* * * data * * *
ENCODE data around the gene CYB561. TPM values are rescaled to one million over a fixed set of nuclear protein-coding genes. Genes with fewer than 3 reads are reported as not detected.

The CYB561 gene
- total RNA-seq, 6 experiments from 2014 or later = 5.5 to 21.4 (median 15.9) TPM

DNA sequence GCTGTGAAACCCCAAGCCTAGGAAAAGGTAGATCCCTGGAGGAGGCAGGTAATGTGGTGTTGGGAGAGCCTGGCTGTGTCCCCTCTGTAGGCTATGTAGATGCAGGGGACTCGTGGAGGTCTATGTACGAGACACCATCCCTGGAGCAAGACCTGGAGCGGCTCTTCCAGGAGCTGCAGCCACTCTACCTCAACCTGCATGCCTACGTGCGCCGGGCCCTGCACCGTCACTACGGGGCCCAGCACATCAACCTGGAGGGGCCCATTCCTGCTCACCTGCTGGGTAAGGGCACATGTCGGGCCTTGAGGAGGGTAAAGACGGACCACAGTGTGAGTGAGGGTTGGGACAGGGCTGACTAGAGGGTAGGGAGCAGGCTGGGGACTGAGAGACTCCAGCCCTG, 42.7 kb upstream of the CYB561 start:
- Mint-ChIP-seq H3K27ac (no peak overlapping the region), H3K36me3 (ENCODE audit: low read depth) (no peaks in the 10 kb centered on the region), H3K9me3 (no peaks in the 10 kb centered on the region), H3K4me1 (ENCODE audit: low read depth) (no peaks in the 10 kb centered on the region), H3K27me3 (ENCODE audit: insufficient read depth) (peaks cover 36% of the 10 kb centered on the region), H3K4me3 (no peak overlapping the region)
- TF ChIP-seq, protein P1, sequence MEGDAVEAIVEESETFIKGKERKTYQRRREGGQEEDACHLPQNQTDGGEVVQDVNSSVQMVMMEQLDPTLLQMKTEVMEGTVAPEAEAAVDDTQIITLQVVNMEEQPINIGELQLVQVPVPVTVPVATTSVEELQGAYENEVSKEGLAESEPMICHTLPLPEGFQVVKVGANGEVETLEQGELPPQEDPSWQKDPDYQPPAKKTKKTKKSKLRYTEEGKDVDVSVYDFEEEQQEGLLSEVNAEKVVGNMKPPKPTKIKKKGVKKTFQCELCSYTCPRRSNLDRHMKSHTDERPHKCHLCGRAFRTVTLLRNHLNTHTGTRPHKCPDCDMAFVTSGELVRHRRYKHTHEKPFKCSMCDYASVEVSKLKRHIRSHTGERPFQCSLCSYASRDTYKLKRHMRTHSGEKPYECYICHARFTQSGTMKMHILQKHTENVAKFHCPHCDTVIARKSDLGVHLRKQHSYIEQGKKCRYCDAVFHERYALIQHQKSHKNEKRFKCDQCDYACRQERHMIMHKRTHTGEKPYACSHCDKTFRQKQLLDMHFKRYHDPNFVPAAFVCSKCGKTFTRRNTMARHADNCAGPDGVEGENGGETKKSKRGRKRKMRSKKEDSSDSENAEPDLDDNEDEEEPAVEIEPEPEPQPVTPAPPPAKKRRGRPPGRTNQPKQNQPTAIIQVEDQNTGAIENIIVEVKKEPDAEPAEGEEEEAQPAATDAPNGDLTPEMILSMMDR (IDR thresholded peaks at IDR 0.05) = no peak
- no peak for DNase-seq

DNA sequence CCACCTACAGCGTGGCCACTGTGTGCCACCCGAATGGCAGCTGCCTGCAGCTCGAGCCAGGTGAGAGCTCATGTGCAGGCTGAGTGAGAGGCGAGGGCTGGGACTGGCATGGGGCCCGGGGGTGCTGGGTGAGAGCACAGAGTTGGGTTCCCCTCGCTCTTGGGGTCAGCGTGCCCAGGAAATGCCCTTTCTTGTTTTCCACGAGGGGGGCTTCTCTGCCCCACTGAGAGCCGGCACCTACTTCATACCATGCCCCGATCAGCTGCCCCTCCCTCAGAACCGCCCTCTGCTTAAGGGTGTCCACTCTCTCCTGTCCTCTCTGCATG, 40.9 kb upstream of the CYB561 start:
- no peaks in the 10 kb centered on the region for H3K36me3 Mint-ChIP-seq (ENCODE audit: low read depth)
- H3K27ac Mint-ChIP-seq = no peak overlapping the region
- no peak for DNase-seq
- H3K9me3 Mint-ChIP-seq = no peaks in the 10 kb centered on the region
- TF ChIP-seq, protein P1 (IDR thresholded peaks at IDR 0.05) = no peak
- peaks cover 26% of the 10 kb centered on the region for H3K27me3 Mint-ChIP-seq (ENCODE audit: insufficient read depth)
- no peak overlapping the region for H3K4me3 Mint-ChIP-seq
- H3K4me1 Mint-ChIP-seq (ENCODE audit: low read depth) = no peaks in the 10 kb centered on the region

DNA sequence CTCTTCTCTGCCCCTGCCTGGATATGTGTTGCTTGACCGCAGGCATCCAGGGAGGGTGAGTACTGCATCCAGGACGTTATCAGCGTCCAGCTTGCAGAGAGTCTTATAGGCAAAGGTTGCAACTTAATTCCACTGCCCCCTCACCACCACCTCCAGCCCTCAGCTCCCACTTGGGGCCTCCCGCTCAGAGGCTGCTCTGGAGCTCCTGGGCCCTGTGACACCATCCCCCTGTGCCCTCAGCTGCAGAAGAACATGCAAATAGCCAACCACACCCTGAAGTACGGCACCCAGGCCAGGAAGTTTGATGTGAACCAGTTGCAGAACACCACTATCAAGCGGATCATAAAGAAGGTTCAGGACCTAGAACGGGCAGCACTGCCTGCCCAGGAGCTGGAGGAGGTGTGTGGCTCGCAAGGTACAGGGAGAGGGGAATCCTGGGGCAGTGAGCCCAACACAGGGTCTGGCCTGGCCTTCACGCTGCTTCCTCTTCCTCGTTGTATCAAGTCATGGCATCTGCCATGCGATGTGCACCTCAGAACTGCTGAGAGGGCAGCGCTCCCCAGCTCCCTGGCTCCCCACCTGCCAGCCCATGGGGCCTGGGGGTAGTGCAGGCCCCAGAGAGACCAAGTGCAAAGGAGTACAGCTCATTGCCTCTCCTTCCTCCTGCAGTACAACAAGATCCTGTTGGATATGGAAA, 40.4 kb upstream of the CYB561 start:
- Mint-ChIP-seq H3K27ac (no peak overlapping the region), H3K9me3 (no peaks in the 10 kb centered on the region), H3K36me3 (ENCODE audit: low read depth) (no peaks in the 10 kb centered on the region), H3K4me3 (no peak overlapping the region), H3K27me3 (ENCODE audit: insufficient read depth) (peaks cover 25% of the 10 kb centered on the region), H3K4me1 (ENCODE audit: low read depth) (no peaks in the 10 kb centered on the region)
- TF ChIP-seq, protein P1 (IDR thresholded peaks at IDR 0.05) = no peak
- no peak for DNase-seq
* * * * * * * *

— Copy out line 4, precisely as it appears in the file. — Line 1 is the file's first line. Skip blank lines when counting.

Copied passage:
DNA sequence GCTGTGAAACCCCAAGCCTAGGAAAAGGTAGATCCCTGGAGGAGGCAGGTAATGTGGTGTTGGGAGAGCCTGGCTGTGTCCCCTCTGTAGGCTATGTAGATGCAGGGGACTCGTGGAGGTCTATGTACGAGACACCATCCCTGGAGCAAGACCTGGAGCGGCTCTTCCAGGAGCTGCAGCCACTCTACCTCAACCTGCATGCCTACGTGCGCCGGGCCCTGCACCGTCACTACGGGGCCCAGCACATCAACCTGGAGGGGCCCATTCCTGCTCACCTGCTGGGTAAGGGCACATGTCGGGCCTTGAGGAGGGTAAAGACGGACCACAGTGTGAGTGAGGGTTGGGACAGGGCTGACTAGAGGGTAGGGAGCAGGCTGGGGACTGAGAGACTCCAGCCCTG, 42.7 kb upstream of the CYB561 start: